Kindergarteners Building Community One Can At A Time

Deanna Pecaski McLennan

“So there’s no more food left?”

I stood in front of the class holding an article about a major shortage at one of the largest food banks in our city. Thinking it might generate some interesting discussion I shared it during circle.

“But we gave so much food already! How is it all gone?”

“We gave 472 things last food drive!”

“What will people eat?”

The carpet buzzed with discussion. I could tell the children were worried. “I know,” Cruz stated firmly. “We just need to have another food drive, a bigger food drive this time, one for the whole school.” The children nodded their heads in agreement.

As a full-day kindergarten educator in Windsor, Ontario I intertwine children’s ideas into my classroom programming whenever possible. I encourage children to follow their interests and empower them to be co-constructors of our learning environment. The children were highly motivated to explore how to help The Downtown Mission replenish its food inventory. From this beginning, our class began a journey that would collect more than 5,000 items for donation in a little over a week’s time!

Building Background to Support the Inquiry

The children had some big ideas. They wanted to organize a food drive, reach out to the greater community and use social media as platforms for spreading The Mission’s message of need. If we were to be successful, I would need to actively support and scaffold the children’s ideas through the use of rich materials and experiences.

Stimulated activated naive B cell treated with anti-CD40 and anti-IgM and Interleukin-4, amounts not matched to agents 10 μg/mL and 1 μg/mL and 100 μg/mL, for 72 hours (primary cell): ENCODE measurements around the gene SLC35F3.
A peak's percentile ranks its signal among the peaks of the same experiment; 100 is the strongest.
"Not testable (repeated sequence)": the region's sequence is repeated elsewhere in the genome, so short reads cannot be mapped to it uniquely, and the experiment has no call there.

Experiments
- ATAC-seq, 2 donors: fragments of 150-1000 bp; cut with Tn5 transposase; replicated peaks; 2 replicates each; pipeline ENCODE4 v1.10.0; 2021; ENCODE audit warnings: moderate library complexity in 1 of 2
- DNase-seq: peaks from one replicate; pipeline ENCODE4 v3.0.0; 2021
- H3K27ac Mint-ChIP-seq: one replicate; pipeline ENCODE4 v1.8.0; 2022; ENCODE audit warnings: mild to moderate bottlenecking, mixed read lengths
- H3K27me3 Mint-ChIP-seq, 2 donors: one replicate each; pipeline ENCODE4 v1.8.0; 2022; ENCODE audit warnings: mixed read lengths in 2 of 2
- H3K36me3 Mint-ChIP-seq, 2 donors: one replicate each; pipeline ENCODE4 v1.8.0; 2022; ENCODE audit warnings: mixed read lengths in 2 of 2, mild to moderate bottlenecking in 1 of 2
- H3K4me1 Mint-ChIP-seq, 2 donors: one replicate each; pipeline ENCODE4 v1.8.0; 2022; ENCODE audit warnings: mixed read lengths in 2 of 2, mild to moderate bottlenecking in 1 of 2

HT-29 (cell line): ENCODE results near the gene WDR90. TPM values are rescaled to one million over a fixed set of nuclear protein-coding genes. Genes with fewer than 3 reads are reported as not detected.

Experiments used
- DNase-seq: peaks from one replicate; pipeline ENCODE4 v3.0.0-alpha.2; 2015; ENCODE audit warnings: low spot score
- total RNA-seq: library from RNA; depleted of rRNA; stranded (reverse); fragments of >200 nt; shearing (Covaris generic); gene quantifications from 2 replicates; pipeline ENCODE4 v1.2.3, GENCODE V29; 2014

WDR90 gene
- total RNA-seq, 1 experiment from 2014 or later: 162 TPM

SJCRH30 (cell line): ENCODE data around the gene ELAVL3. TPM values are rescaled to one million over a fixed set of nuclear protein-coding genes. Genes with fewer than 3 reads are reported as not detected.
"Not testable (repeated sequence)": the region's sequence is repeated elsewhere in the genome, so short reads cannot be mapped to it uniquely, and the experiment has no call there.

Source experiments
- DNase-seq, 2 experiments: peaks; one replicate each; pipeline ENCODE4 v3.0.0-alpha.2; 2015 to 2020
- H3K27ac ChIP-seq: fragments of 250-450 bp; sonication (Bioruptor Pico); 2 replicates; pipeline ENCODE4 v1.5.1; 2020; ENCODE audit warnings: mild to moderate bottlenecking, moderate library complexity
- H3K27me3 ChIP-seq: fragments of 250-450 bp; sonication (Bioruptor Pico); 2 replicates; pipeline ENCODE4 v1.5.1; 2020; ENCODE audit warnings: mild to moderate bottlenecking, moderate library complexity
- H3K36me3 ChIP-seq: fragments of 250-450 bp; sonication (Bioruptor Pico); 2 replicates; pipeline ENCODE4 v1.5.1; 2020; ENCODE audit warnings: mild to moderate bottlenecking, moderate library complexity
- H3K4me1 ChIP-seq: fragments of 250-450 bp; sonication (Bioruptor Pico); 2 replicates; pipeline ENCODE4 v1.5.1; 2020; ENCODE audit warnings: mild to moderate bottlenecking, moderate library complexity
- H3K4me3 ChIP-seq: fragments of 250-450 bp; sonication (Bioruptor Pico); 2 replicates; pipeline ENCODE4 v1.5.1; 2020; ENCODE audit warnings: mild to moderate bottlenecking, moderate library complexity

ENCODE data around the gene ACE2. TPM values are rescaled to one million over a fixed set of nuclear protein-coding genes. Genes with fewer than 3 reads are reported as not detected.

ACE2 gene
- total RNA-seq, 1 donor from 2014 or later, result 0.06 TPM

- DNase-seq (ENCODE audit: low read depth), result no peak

Reading Mentor Texts

Using mentor texts is an excellent way to help children understand a situation more deeply. I wanted our class to consider how serious an issue The Mission’s food shortage was, and connect emotionally to the problem. We read two books. In Eve Bunting’s Fly Away Home, readers meet a homeless boy and learn about the hardships he must face each day. Rebecca Upjohn’s Lily and the Paper Man helps readers understand the issues of homelessness and need through the eyes of Lily, who at first is scared of a homeless man, and eventually inspires her family to help him. Like Lily, we could inspire others to learn about and donate to our cause.

Seeking the Guidance of Others



Students sitting at large desks in classroom

The point of talking about privilege is not to make people feel bad, or guilty; it is that recognizing privilege is the only hope we have of breaking down the system to make it fairer for everyone.